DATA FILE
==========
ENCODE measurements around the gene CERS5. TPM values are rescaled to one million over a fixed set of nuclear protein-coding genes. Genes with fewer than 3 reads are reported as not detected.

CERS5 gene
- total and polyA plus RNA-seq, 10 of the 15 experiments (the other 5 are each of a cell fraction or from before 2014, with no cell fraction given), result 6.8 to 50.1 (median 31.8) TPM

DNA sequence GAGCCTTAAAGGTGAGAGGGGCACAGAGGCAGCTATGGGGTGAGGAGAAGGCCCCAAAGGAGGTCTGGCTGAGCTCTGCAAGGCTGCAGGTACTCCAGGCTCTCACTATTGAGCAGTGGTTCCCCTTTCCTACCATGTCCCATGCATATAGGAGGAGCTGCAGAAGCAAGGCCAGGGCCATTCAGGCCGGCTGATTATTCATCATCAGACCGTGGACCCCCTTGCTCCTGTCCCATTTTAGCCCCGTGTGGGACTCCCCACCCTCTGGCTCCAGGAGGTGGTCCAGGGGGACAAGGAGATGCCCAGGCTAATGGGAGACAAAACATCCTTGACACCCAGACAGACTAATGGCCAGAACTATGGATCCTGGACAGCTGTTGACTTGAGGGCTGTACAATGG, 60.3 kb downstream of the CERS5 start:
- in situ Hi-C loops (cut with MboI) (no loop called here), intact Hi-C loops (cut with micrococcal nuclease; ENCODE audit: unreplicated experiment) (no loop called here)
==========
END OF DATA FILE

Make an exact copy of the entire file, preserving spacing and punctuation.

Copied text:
ENCODE measurements around the gene CERS5. TPM values are rescaled to one million over a fixed set of nuclear protein-coding genes. Genes with fewer than 3 reads are reported as not detected.

CERS5 gene
- total and polyA plus RNA-seq, 10 of the 15 experiments (the other 5 are each of a cell fraction or from before 2014, with no cell fraction given), result 6.8 to 50.1 (median 31.8) TPM

DNA sequence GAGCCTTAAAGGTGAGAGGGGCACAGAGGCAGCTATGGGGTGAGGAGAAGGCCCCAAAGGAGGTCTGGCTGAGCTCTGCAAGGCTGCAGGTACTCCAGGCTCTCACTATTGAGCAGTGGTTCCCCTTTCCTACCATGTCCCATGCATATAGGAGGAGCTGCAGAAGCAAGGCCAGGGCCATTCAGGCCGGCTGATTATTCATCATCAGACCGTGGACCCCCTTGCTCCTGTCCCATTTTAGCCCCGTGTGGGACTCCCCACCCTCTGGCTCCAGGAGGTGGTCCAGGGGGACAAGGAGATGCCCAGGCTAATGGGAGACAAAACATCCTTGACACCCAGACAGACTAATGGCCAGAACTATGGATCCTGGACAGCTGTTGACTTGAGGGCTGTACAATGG, 60.3 kb downstream of the CERS5 start:
- in situ Hi-C loops (cut with MboI) (no loop called here), intact Hi-C loops (cut with micrococcal nuclease; ENCODE audit: unreplicated experiment) (no loop called here)